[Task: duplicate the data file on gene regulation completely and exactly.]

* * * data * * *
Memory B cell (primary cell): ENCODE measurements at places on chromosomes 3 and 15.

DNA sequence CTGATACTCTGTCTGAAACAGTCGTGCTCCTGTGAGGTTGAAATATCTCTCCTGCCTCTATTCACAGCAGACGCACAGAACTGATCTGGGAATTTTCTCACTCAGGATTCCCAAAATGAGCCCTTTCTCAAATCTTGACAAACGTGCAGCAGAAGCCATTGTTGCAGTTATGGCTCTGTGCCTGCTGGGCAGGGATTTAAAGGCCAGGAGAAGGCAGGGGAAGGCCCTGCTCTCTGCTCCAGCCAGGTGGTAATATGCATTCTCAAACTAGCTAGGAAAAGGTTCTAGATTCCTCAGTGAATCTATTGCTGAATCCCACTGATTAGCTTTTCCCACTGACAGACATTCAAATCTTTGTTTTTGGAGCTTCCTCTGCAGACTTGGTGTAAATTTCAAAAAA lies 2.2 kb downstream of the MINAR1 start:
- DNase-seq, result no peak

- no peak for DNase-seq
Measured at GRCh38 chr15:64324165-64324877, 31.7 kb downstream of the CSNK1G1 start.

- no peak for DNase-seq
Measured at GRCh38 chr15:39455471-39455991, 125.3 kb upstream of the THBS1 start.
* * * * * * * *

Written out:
Memory B cell (primary cell): ENCODE measurements at places on chromosomes 3 and 15.

DNA sequence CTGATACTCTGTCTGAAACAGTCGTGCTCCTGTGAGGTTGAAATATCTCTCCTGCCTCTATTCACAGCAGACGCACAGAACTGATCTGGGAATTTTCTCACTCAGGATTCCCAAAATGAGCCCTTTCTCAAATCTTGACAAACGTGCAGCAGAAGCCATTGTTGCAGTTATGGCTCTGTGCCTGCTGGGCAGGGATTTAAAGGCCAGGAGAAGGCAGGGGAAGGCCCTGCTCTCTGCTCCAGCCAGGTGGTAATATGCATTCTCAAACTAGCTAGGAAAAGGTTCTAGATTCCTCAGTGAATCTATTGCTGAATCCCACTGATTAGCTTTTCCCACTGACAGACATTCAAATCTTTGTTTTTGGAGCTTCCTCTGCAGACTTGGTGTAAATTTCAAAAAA lies 2.2 kb downstream of the MINAR1 start:
- DNase-seq, result no peak

- no peak for DNase-seq
Measured at GRCh38 chr15:64324165-64324877, 31.7 kb downstream of the CSNK1G1 start.

- no peak for DNase-seq
Measured at GRCh38 chr15:39455471-39455991, 125.3 kb upstream of the THBS1 start.